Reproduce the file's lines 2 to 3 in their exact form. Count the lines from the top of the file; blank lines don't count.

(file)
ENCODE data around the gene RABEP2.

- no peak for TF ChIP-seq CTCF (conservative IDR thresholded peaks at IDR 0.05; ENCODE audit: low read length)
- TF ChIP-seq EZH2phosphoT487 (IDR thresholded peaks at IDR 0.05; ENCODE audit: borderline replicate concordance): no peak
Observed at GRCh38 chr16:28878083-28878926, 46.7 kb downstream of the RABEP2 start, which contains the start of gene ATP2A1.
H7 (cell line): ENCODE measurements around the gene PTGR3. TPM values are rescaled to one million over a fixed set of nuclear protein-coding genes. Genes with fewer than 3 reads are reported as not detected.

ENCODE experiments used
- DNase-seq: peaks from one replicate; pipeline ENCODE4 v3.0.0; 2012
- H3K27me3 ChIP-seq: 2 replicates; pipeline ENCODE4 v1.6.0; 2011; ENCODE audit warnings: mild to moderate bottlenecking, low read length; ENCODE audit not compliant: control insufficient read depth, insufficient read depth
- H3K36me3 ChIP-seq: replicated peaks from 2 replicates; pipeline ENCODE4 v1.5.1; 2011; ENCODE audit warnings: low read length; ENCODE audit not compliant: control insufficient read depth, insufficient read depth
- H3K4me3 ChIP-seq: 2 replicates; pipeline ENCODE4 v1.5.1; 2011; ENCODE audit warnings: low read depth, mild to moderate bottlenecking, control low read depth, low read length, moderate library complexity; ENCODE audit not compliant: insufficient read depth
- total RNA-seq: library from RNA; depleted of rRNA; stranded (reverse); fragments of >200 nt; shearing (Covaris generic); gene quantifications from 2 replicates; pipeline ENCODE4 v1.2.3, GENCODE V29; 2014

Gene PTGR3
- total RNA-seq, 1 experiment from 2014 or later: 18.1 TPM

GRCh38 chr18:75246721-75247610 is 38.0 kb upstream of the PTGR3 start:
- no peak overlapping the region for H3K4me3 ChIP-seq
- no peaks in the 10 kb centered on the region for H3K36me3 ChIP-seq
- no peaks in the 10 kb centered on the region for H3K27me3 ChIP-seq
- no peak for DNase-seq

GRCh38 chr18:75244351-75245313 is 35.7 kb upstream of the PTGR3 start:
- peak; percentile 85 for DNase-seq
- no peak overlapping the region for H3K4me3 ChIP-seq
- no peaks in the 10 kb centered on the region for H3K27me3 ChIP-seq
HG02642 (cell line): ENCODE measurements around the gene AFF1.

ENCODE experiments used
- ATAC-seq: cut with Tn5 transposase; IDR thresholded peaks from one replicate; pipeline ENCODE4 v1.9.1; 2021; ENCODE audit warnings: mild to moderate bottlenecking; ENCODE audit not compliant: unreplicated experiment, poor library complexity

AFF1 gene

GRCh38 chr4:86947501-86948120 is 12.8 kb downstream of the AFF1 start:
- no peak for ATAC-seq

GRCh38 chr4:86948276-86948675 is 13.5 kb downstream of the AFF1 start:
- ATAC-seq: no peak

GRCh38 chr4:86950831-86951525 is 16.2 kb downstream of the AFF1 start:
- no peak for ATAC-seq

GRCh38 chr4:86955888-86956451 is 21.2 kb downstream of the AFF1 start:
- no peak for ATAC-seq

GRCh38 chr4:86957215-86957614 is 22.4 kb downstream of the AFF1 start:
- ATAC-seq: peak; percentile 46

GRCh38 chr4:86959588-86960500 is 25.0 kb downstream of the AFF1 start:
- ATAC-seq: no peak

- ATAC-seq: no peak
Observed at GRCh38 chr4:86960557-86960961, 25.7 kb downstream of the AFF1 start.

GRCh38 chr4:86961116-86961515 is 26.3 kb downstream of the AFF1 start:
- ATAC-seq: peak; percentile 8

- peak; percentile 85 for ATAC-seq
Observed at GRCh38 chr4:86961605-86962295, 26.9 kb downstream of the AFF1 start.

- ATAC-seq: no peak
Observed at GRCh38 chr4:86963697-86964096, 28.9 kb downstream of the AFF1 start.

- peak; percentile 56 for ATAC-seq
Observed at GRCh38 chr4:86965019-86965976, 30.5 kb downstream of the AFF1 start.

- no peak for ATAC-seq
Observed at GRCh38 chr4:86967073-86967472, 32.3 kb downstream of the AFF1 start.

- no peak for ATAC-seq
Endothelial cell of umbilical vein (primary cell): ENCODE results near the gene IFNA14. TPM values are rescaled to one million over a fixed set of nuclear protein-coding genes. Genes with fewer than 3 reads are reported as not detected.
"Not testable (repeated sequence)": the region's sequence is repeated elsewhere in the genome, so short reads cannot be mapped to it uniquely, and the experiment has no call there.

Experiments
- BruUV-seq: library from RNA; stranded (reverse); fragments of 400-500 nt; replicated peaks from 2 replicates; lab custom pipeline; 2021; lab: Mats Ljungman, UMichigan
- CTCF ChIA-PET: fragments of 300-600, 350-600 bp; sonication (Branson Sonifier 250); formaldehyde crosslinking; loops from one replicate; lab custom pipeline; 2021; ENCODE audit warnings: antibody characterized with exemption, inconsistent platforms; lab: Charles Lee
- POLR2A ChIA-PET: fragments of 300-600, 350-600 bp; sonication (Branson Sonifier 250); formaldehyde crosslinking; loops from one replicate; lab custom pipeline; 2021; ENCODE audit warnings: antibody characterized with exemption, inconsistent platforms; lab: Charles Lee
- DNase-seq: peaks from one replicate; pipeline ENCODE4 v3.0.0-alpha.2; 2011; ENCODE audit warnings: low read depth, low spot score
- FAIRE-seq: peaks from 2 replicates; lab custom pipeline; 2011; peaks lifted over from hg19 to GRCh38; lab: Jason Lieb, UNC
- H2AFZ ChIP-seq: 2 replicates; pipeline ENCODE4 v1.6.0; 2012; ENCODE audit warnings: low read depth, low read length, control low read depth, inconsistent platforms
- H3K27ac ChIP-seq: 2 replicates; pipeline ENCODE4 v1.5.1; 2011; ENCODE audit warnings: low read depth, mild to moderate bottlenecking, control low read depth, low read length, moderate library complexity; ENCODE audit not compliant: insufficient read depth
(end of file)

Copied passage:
- no peak for TF ChIP-seq CTCF (conservative IDR thresholded peaks at IDR 0.05; ENCODE audit: low read length)
- TF ChIP-seq EZH2phosphoT487 (IDR thresholded peaks at IDR 0.05; ENCODE audit: borderline replicate concordance): no peak